My boyfriend and I are looking to travel to Western Europe in December for 2 weeks of backpacking adventures. Neither of us have been to Europe and so it is quite overwhelming trying to pick and choose destinations we would like to see while we are there. Although we would like to see as much as possible, we want to make sure we have a least have some "quality time" (if possible) in places that deserve longer stays. We are both in our mid-twenties, very active people and would love to do as much outdoors as we can handle, considering we know it will be winter weather conditions. While we definitely would like to enjoy experiencing the larger cities, we also thoroughly enjoy traveling through and appreciating the "smaller town" areas that don't get as much attention or tourism. We are aware that 2 weeks is not a great deal of time but were thinking of possibly covering these areas as a rough rough estimate during our adventures: Switzerland (Bernese Oberland?, Lauterbrunnen?), Italy (Venice?, Florence?, Rome?, Tuscany?), Greece? We are trying to gathering suggestions and get an idea for a realistic time frame for these destinations. Does this already seem like fitting in too much? We would greatly appreciate any advice! Thank you in advance!
Well I would skip Greece this time around , the islands are lovely but closed up mostly off season, and i don't think Athens will tick any of your boxes ,its one of my least favorite cities in Europe. Plus with 2 weeks you have already put alot on your wish list, you are aware that December will most likely mean some walking trails will be closed becuase of snow coverage, but if interested in snow hiking then it does mean bringing quite a bit of extra gear. Switzerland is amazingly beautiful though.
Italy , well there is so much to see there you could spend your whole two weeks there and still not cover have the cool places, you are going to have to edit on your own tastes. I think Rome needs 3 days at minimum, 5 would be better. Venice will be wet, so not as pleasant for just wandering around and cafe sitting, I think one can get taste of Venice in 2 nights easily( keeping in mind 2 nights is really only one full day at a destination) . Although you are aware its winter , I am not sure you mean you realize that you are likely to run into cool weather and rain .. in fact they have snow in Rome some winters.. so what are your sightseeing priorities.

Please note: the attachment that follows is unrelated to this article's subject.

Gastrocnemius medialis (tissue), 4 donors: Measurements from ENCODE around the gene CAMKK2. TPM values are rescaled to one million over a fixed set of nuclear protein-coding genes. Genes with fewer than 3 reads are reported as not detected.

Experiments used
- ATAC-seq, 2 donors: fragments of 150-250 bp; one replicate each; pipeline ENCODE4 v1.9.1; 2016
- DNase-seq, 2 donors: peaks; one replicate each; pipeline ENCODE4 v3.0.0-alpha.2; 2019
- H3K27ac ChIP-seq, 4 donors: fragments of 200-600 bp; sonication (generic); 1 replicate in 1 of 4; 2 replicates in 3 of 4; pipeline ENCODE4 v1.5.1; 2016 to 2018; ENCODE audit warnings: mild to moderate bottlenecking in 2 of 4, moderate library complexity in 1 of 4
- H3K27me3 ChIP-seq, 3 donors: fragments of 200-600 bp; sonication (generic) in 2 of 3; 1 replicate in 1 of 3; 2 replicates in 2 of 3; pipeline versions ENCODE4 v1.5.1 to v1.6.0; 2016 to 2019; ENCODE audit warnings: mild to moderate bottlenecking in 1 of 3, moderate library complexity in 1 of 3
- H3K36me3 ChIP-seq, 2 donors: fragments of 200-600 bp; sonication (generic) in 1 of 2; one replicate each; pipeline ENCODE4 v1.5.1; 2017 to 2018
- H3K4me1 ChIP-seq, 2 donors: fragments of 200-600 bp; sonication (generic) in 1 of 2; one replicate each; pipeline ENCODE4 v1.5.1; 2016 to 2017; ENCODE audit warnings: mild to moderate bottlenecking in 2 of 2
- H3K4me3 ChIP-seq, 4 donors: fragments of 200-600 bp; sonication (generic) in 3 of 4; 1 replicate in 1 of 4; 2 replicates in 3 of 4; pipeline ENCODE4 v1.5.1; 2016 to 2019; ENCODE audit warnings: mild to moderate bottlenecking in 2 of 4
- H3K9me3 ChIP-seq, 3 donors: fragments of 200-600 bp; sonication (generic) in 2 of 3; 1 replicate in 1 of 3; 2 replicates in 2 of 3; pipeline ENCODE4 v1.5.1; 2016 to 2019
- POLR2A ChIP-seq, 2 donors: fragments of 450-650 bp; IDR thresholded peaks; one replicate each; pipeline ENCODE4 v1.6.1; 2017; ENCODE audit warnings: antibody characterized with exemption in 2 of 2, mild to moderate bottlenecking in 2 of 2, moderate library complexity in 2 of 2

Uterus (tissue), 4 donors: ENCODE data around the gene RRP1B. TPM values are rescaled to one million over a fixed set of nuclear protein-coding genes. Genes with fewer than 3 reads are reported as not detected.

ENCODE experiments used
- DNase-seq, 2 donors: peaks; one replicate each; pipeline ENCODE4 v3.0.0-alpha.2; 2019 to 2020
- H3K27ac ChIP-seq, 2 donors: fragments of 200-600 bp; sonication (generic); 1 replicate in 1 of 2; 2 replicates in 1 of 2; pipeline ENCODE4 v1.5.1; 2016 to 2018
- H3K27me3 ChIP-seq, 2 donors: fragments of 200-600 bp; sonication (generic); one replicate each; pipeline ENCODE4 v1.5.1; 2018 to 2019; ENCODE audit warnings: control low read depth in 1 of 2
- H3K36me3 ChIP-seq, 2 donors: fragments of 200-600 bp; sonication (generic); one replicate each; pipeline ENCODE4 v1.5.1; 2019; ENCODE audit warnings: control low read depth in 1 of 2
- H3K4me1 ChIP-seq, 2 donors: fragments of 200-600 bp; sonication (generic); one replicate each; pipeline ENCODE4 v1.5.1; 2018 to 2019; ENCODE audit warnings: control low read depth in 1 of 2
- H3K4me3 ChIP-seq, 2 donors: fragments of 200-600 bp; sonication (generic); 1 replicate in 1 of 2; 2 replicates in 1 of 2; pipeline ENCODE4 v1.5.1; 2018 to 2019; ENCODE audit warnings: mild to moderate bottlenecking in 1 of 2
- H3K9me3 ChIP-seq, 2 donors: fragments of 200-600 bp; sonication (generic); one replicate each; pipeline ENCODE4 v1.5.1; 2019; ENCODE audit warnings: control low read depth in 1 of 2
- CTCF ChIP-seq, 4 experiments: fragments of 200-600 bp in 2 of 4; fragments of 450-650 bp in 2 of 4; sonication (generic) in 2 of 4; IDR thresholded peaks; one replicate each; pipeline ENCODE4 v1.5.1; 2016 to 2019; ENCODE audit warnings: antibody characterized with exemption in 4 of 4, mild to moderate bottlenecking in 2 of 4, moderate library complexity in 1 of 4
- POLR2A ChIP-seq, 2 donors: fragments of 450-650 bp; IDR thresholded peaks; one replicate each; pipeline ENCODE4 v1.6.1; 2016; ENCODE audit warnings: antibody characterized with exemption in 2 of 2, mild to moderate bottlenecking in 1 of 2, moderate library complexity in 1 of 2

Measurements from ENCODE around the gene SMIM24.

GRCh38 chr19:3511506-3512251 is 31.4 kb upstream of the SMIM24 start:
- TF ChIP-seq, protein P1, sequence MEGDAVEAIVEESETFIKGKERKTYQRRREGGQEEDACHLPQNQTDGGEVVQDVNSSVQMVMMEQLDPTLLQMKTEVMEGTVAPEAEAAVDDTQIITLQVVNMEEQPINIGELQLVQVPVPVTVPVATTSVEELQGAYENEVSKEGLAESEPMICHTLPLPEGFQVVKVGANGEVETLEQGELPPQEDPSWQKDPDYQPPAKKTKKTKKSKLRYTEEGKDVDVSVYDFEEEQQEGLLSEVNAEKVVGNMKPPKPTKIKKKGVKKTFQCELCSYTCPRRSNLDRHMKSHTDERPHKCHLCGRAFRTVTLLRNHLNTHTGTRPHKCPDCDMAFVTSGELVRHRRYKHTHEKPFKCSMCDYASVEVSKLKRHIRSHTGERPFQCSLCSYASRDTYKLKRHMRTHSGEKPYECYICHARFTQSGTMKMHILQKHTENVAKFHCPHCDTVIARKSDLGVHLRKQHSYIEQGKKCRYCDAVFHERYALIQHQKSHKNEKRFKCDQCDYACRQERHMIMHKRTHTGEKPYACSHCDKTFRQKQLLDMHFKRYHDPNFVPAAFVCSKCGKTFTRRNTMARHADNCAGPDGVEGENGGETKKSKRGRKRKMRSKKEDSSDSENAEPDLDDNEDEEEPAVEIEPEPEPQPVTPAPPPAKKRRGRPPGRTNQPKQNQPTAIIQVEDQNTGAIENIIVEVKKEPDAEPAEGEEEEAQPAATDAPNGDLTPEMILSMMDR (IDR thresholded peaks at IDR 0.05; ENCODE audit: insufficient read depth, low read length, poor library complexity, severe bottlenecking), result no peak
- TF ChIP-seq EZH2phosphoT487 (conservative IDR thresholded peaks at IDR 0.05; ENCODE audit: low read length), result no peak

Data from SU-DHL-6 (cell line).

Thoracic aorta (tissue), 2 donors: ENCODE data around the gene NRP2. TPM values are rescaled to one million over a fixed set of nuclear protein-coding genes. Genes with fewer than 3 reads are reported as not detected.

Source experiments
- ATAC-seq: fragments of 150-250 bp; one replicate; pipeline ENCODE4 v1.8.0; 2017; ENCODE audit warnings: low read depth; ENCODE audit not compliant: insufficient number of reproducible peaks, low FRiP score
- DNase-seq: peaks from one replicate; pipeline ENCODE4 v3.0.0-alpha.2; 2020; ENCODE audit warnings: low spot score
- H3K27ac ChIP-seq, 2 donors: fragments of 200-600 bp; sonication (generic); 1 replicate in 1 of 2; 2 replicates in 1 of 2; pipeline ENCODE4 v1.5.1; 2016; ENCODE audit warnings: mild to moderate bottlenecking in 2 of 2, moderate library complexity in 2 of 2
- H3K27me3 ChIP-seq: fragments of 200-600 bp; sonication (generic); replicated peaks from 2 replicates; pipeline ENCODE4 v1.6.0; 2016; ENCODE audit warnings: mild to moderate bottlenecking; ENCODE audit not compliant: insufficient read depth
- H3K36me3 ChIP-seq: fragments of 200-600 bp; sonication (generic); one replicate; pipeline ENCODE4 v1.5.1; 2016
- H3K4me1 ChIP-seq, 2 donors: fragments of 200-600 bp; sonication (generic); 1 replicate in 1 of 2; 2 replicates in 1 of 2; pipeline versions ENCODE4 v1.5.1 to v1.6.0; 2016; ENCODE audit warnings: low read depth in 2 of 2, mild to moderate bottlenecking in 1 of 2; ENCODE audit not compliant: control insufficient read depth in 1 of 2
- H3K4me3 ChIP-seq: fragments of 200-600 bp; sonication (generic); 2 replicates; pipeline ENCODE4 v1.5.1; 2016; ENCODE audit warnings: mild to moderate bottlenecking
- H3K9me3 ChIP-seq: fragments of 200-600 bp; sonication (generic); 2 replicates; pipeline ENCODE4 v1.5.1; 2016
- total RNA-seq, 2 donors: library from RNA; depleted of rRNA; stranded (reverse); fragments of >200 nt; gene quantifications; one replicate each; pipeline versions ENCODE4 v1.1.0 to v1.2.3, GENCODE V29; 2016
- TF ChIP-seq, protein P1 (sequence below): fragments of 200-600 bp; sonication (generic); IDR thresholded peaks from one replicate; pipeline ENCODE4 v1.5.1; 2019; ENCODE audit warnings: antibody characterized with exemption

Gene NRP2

The good news about the Berner Oberland is if you go in early December it should be less expensive. Avoid Christmas as that's very high season in the ski resort areas. Lauterbrunnen would be a fine place to stay. There are winter walking trainsin the area. Buy plane tickets into Zurich and back from Rome. Skip Greece,,Pat is right. Spend 2-3 nights in Lauterbrunnen and then start working you way south through Italy. You would probably be fine traveling without lodging reservations, but younwillmsave on train tickets buying in advance. So you have to decide how important flexible time is to you.
As others have said, I'd avoid Greece in winter and concentrate on Switzerland and Italy. December in Europe means Christmas markets, so be sure to fit one in somewhere on your trip. Jim.
"While we definitely would like to enjoy experiencing the larger cities, we also thoroughly enjoy traveling through and appreciating the "smaller town" areas that don't get as much attention or tourism." Keep one thing firmy in mind about winter in Europe. From about late October until around April, the weather is usually cloudy and overcast. Also, the days are very short in December. What this means is that all that glorious technicolor rural scenery that you see in travel videos and postcards is usually hidden behind a dull gray cloak. At this time of year, if you're not interested in skiing or other winter sports, I would concentrate on cities.
We very much appreciate these replies so far! They are all very helpful in getting a clearer idea of what our planning/itinerary outline should look like and how we should think about using our time there. Thank you!
You list the area of Tuscany. Just keep in mind that in small towns in Italy, a number of venues will be closed in winter. It's still pleasant to wander, but you'll find fewer hotels, restaurants, etc, open.
At that time of year, though the daylight hours are few, the Christmas markets are in full swing over many parts of Europe, so you can spend evenings visiting them, shopping, eating and drinking and people-watching. I try to find central cities that I can use as bases to day-trip to other destinations, which saves the rigmarole of repacking, checking in/out, etc. For instance in Tuscany, Florence or Siena can be a good place for seeing the other and a few more towns.